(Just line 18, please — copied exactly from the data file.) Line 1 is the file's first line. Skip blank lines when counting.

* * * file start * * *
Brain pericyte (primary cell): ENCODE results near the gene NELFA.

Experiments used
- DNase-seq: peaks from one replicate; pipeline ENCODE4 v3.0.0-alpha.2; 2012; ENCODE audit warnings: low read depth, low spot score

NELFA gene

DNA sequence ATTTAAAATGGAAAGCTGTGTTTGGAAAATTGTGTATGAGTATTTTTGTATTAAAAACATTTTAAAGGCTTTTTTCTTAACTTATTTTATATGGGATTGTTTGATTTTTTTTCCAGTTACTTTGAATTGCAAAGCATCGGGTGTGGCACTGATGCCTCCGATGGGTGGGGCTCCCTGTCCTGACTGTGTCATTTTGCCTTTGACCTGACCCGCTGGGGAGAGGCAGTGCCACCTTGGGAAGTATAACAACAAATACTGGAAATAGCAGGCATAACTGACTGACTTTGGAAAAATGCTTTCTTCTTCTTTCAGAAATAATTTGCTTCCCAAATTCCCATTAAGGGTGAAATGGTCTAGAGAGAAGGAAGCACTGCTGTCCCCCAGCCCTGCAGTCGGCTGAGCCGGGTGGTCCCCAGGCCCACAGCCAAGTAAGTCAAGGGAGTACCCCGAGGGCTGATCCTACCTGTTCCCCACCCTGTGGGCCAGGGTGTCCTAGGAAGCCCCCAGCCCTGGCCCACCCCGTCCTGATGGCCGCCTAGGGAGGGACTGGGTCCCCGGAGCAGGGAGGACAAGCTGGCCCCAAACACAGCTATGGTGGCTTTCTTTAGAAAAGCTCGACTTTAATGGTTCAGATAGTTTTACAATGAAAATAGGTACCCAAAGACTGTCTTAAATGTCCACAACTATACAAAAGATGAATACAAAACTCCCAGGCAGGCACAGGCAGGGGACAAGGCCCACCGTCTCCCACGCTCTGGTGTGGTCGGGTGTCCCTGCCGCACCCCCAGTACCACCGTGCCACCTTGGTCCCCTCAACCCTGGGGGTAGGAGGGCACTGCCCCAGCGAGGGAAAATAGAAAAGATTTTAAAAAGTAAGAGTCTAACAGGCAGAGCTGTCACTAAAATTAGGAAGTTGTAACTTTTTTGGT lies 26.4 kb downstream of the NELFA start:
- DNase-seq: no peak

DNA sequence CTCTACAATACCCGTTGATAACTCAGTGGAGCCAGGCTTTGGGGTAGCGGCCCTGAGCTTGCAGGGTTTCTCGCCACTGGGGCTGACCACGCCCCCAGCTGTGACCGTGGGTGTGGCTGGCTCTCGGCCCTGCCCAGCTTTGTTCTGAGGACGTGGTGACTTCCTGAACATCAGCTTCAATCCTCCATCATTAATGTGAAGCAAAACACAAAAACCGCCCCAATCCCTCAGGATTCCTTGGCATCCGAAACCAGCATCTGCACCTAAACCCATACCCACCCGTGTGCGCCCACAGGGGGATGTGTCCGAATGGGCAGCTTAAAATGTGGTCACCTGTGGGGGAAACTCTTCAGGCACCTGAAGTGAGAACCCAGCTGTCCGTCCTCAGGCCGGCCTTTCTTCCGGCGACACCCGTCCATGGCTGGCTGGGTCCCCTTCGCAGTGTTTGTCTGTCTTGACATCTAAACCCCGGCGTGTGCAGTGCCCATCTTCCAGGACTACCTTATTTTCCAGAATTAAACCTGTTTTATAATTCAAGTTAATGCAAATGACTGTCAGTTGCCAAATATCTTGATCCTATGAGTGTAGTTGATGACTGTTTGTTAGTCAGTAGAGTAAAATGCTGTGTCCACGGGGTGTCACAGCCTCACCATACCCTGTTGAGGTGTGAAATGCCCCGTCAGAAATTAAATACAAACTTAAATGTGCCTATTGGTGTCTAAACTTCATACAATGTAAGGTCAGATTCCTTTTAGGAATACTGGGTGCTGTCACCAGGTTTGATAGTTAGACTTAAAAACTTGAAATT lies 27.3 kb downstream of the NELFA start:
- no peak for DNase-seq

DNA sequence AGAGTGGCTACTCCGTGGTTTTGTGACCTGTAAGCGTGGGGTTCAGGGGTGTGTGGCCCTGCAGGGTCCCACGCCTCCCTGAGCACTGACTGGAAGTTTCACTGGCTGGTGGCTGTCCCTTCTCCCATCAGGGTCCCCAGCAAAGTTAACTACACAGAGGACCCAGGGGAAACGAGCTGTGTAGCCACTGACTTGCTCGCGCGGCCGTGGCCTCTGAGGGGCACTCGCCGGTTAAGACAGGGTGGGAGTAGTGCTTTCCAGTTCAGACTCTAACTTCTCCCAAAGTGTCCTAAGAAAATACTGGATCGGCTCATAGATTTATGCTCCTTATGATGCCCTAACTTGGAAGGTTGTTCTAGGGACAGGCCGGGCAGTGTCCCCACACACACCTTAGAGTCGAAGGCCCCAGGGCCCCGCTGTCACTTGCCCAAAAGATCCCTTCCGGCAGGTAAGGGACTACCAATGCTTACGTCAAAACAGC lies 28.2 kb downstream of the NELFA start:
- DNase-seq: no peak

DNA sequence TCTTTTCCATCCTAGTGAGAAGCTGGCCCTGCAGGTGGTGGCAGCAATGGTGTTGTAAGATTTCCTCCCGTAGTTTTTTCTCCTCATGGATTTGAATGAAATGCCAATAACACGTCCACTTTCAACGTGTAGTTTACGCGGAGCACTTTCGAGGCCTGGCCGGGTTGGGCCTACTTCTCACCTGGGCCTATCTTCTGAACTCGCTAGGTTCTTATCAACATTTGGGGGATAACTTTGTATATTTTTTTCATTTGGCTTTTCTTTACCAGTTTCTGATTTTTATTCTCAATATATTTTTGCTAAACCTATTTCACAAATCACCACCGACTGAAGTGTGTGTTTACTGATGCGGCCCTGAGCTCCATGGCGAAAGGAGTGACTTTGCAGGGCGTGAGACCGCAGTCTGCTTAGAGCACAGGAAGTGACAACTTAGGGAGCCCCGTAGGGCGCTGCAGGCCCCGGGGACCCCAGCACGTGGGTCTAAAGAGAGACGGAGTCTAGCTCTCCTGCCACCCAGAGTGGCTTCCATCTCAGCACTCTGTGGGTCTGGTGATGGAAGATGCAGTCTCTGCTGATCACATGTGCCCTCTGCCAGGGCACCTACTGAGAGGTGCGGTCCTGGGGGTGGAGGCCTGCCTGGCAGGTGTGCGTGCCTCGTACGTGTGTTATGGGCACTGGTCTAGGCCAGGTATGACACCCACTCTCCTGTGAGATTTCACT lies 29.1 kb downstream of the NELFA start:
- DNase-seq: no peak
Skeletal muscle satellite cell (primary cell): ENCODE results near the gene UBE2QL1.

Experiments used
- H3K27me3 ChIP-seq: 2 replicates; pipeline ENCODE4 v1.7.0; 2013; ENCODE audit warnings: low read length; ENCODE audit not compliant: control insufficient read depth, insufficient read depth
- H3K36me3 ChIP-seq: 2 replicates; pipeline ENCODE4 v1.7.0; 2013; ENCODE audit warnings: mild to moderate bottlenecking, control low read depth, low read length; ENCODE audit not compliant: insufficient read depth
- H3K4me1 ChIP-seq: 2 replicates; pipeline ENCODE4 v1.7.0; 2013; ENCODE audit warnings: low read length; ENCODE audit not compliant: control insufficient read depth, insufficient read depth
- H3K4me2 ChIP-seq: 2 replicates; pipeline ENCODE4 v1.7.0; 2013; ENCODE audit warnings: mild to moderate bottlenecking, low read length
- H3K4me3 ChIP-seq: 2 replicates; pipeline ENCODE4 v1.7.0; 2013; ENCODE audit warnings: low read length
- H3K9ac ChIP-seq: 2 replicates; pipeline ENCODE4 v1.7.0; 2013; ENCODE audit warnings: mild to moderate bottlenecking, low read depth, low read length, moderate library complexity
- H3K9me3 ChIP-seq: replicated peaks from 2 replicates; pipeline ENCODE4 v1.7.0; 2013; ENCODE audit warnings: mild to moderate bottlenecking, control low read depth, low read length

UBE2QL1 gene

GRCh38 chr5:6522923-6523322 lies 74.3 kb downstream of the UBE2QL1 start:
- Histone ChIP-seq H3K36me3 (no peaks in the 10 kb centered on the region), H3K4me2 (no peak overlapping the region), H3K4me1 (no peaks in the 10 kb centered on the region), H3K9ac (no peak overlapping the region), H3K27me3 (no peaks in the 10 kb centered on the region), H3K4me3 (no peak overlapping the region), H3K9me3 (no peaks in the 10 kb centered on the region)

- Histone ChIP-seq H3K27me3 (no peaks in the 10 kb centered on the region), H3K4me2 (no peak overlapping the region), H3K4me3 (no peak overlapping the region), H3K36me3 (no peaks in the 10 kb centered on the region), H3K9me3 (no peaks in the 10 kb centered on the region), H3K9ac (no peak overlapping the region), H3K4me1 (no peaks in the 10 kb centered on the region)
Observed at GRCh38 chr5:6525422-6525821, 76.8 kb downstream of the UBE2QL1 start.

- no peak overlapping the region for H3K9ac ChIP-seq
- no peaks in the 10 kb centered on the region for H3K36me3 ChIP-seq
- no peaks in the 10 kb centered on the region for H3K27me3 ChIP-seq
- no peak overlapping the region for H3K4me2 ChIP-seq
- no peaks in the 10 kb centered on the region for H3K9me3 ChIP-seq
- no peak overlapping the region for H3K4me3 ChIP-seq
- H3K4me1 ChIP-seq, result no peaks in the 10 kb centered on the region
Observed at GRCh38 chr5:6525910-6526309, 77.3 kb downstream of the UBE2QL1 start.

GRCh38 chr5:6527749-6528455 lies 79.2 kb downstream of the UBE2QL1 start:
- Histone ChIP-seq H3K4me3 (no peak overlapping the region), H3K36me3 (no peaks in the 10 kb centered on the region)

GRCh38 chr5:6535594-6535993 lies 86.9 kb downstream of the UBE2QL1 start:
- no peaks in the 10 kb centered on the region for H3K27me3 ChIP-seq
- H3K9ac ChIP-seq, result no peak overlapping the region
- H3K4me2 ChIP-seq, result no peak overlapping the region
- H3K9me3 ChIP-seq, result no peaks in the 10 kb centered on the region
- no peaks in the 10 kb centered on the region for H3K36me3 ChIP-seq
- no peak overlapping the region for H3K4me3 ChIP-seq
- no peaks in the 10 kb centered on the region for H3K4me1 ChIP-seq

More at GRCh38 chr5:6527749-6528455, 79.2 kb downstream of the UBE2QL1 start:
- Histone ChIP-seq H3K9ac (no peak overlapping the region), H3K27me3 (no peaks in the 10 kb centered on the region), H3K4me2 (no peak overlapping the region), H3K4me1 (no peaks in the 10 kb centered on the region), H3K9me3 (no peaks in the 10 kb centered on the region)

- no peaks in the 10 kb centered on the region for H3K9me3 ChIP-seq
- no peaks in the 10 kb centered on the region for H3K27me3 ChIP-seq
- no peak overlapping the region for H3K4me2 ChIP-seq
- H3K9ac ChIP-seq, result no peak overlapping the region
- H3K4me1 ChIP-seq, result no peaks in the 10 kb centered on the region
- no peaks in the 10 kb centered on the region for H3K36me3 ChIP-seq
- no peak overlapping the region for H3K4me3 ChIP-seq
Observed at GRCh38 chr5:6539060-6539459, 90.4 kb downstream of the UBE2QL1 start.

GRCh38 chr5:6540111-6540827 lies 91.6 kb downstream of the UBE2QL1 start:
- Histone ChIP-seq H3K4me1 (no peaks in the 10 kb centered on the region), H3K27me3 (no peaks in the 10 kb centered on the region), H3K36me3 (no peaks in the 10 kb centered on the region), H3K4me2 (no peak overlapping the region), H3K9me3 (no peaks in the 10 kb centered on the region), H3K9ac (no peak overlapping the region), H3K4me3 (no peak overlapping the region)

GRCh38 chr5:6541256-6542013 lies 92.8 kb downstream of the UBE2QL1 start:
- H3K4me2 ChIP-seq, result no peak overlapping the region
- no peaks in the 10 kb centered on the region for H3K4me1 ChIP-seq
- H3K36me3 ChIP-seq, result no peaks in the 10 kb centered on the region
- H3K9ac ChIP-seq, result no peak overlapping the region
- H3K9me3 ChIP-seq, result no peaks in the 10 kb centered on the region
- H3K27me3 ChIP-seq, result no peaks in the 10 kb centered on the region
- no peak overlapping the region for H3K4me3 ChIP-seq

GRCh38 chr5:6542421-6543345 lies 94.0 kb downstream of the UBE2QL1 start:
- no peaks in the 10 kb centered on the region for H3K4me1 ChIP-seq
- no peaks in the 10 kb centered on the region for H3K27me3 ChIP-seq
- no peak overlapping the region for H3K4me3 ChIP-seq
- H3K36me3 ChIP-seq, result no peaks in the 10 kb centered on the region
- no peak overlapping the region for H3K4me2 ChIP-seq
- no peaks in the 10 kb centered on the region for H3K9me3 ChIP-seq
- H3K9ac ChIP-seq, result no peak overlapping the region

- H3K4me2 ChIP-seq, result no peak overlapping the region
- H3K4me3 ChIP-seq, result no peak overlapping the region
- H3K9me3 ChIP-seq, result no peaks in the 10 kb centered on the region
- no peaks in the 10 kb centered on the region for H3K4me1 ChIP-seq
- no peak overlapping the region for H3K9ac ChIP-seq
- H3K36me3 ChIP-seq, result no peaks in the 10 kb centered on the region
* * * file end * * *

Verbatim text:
- H3K4me2 ChIP-seq: 2 replicates; pipeline ENCODE4 v1.7.0; 2013; ENCODE audit warnings: mild to moderate bottlenecking, low read length